Although the FAA has introduced a zero-tolerance policy against mask-disobedience and other misconduct and has handed out record fines, flight crew unions have complained that the DOJ prosecution has lagged behind and called on the administration to do more to punish behavior.
Earlier this month, the FAA referred 37 cases of aggravated misconduct by travelers to the DOJ, noting that they believe they all meet the standard of potential prosecution. A spokesman for the FAA said Wednesday it has not passed any further cases since.
“The unacceptable disruptive behavior we are seeing is a serious security threat to flights, and we are committed to our partnership with the DOJ to combat it,” said FAA Administrator Steve Dickson.
Background: The FAA and DOJ have established an information sharing protocol for the FAA to refer unruly passenger cases to the FBI for review of criminal cases. The increased coordination came as a result of a joint meeting in August, where the agencies discussed a better method of communicating the most serious cases to potential criminal prosecution.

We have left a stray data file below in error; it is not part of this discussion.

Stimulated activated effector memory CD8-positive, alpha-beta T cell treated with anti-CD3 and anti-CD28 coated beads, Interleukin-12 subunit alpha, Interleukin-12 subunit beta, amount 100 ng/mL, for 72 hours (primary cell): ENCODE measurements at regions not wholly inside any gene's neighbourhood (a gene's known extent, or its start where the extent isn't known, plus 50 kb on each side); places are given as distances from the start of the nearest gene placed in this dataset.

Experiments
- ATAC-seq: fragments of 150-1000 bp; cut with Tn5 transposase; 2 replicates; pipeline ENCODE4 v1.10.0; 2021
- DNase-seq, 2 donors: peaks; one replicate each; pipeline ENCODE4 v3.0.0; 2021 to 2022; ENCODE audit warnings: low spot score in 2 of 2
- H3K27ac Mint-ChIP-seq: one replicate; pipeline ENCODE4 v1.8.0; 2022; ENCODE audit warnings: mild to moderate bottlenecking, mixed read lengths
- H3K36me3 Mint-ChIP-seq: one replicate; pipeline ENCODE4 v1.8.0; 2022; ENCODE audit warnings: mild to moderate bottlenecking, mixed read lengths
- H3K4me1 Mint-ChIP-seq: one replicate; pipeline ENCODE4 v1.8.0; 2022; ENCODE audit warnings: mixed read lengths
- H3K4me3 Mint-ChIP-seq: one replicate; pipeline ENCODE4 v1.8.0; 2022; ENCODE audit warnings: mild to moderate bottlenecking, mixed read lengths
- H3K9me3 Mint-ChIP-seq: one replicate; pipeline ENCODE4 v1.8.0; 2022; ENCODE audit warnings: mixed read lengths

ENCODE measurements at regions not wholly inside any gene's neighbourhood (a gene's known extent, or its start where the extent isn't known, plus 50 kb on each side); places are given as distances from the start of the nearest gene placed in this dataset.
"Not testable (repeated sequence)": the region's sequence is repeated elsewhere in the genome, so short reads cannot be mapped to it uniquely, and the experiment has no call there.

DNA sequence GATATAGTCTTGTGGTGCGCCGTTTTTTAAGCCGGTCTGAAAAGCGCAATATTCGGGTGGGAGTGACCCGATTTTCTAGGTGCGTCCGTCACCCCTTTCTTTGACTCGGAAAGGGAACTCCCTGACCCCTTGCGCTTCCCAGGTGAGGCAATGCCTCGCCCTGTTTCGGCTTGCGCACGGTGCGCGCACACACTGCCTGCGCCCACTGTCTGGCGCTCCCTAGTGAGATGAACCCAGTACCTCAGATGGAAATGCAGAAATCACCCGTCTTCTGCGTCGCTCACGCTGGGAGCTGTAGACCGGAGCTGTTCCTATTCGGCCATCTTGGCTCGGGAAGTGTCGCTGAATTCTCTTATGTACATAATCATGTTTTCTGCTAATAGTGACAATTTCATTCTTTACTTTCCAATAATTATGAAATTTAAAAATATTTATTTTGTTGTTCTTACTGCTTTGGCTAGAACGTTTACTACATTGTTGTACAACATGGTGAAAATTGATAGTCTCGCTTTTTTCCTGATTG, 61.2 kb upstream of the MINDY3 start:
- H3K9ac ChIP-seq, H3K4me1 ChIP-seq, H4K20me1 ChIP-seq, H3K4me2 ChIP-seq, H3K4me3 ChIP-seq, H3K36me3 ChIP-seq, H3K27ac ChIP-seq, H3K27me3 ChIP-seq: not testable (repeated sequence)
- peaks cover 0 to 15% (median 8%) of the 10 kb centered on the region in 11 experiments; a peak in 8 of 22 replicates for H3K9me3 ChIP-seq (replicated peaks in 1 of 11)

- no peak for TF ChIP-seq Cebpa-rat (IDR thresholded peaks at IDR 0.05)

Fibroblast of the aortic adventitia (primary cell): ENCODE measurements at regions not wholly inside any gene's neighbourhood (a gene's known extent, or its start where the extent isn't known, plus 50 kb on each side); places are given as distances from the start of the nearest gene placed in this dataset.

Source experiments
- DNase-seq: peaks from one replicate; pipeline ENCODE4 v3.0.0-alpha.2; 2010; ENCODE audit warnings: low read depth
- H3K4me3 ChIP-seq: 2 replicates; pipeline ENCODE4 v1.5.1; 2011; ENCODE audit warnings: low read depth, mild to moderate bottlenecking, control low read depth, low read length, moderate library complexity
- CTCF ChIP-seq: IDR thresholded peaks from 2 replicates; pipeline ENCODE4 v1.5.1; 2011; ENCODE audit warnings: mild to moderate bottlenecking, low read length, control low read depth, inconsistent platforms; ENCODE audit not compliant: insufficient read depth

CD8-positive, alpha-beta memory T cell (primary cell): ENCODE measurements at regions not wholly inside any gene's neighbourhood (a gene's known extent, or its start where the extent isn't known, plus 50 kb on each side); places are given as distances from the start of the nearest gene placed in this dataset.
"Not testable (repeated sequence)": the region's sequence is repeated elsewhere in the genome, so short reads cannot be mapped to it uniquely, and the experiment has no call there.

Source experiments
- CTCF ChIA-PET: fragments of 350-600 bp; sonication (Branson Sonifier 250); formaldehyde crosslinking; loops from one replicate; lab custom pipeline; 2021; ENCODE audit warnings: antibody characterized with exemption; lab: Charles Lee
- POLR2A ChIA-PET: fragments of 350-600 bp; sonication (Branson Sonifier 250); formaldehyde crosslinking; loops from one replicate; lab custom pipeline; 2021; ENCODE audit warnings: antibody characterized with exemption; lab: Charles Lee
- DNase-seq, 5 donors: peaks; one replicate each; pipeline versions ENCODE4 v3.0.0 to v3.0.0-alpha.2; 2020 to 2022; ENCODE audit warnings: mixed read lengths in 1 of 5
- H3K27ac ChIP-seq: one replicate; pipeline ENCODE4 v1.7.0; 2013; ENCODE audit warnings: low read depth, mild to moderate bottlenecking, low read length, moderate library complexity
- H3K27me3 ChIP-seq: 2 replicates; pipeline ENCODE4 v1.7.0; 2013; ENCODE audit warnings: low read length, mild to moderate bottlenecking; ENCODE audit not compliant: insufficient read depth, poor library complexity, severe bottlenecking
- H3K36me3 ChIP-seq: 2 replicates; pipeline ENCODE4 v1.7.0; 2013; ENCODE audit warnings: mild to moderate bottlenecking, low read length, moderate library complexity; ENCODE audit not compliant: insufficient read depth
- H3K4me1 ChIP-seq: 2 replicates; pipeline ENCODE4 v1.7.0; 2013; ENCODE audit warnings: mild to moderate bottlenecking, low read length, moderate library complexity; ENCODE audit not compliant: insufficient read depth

Passengers are not only subject to criminal prosecution – the FAA can also propose civil sanctions of up to $ 37,000 per person. violation. In a recent case, the FAA proposed a fine totaling more than $ 40,000 to a man accused of drinking, smoking marijuana and sexually assaulting a Southwest Airlines plane in April.
According to FAA’s latest statistics, there have been 5,338 reported unruly passenger incidents this year, of which 3,856 were related to mask compliance. The Agency has launched 1,012 investigations and intervened in 266 cases.
The DOJ has previously said it had charged 25 people with disrupting flight crew members over the past 13 months, but earlier this month a spokesman could not describe how many of those cases have been prosecuted.
Call to flight ban list: Apart from prosecution, leaders of flight crew unions and transport workers have repeatedly pushed for the creation of a database that will contain lists of people who have been banned from flying with individual airlines. That idea has the support of House Transportation Chair Peter DeFazio (D-Ore.), who has proposed a “common database” where airlines can share lists of prohibited passengers with each other. However, there has not yet been any movement to introduce such a thing.
What’s next: Garland has also asked attorneys to communicate “to the relevant federal, state, local, tribal and territorial prosecutors and law enforcement agencies” – including airport law enforcement – in their districts that these cases should be given the highest priority. “Contact with the relevant agency or agencies should be made as soon as possible within the next 20 days,” Garland said.